Kids walkie talkies – any real-world considerations?
For Christmas, we have bought the kids some Binatone walkie talkies. They have nine channels and are basically pretty good little units.
Anyway, we were using them in a local nature reserve at the top of a hill for a bit of fun and someone came on complaining about our use. My wife actually had the unit at the time and whoever it was blurted something about ‘reserve frequencies’ or some such.
Anyway, surely CB radios that are in sale to the general public must only be able to use ‘free for all’ frequencies surely?
When I was a kid I had walkie talkies, but became petrified of using them because every time I did I would get some irate trucker or cabby claiming the frequency was ‘his’. Now in adulthood I’m pretty sure these are just the usual tossers being tossers, but I’m not 100%.
So, if we use these walkie talkies and someone comes on shouting the odds, do I just tell them to get bent or is there something ‘official’ I need to worry about.
Any CB experts out there able to comment?
BTW, the units we have are Binatone Latitude 100.Posted 1 month agodannybgoodeSubscriber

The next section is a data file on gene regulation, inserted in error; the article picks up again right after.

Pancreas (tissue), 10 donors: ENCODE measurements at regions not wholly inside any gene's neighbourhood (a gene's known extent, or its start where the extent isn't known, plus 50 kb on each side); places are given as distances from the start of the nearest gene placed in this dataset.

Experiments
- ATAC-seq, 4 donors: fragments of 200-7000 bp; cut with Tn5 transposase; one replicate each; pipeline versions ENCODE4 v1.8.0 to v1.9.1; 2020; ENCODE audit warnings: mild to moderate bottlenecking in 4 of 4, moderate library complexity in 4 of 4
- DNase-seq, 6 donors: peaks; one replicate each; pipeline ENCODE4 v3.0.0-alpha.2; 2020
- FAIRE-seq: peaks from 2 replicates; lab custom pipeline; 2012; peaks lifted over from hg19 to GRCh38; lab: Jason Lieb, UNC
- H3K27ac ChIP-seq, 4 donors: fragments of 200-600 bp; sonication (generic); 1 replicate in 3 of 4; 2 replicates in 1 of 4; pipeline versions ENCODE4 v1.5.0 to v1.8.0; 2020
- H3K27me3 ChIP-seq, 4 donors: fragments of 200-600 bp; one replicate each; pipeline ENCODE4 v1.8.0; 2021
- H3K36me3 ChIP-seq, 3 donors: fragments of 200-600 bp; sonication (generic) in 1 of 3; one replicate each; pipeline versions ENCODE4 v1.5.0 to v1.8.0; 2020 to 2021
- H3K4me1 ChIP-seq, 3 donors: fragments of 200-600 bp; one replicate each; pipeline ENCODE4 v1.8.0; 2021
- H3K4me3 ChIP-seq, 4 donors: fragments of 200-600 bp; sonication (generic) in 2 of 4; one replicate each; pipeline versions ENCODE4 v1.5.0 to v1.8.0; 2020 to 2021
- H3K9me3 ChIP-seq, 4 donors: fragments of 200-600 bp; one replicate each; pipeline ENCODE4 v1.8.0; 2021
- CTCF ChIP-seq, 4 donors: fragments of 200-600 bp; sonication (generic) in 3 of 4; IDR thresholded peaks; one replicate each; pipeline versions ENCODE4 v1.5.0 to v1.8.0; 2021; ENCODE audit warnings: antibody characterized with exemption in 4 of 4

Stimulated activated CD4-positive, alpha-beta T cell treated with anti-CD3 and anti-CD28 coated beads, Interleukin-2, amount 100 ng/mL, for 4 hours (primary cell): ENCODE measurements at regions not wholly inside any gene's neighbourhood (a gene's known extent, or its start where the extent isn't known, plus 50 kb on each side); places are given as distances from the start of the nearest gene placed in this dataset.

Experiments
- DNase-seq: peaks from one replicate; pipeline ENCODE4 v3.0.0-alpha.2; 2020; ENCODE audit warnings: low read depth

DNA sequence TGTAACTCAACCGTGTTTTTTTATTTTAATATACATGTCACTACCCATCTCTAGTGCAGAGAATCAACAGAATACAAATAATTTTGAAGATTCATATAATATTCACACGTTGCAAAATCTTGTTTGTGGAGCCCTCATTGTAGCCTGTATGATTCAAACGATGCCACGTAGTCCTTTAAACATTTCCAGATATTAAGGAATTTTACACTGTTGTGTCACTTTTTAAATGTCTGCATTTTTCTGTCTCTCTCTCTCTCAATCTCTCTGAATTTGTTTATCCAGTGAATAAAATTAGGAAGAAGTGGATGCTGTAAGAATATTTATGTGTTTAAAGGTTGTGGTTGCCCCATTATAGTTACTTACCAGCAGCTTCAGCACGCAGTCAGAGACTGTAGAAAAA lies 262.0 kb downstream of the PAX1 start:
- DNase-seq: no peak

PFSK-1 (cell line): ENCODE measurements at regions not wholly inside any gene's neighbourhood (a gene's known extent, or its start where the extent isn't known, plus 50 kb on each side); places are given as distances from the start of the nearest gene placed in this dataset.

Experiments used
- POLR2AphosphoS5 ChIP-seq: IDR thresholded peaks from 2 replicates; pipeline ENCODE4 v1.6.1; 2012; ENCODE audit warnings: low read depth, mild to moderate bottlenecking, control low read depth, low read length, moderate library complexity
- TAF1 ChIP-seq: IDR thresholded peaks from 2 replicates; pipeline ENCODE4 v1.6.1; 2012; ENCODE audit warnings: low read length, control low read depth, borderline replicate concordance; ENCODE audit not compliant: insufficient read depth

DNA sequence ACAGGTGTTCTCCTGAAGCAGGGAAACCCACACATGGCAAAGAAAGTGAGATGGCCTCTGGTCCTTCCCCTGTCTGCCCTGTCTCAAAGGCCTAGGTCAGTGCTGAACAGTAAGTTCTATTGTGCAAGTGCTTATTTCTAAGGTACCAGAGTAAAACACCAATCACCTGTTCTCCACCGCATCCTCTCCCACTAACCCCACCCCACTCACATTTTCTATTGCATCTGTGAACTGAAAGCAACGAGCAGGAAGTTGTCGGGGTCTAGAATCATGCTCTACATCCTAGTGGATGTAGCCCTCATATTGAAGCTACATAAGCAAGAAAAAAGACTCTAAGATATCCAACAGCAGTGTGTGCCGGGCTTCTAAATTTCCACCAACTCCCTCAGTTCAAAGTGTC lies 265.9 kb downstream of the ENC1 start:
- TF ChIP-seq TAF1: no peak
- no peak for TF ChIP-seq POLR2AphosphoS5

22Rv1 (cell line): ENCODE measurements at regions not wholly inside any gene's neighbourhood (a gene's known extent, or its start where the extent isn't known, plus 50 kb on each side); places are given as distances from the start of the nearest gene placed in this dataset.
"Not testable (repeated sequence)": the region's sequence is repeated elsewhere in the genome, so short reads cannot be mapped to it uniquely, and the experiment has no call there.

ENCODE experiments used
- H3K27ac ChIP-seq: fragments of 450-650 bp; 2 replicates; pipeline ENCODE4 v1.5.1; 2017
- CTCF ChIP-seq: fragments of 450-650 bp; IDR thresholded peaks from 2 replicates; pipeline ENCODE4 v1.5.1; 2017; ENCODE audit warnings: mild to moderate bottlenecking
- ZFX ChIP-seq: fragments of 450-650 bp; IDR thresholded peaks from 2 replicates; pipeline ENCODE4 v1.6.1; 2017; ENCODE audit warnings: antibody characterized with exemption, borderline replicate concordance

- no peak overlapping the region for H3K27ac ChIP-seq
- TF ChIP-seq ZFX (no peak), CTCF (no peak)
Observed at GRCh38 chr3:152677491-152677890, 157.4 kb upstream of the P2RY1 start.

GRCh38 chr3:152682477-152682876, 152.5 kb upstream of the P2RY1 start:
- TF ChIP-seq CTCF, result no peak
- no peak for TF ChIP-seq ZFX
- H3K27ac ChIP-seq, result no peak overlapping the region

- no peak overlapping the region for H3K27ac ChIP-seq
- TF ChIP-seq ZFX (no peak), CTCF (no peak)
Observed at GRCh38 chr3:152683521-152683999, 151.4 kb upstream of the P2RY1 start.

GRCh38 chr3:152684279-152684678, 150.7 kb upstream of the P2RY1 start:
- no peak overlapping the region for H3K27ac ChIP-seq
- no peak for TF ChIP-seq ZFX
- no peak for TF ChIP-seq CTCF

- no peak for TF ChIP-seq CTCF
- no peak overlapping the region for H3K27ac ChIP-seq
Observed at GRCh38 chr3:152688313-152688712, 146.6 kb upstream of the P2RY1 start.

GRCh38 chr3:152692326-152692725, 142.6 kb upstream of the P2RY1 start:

EDIT- I’ve read your post properly now but will leave the below for info on the vague off chance it’s of any interest.
You’ll be fine using the Binatones to tool around with. They transmit in the licence free part of the spectrum and come under the licence free pmr radios I mention below.
The true kids walkie talkies are all pretty crap to honest ( the ones shaped like Darth Vader etc). Poor range, lousy reception but usually a good laugh for kids.
Licence free pmr stuff is pretty good but the 3km range will be line of sight under perfect conditions. Much better range and you can actually hear what the other person is saying.
CB is another ball game altogether and there’s very few hand-held CB radios these days.
The final option is to get them to sit their M6 amateur radio exam if they’re at all into electronics etc. Then they could get a couple of Baofeng 2m/70cm handhelds and be able to communicate over a sensible distance. It’s really not hard depending on age. A number of 10-12 to pass each year.
With access to a local repeater they can also talk worldwide or go full shortwave.
(Note I hold my full amateur radio license – de Danny M0SDB. If they are at all interested in go the licenced route feel free to ping me an email – see profile)Posted 1 month agoMarin_Maketh_The_ManSubscriber
We got a set for my daughters sixth birthday last year.
The walkie talkies are fine for the kids to play with, but we have discovered that in addition to our local skip hire company, she occasionally hears the comms from a motorbike training school who obviously have radios between the instructor and the learners. As she can talk back to them, the potential for lolz are immensePosted 1 month ago
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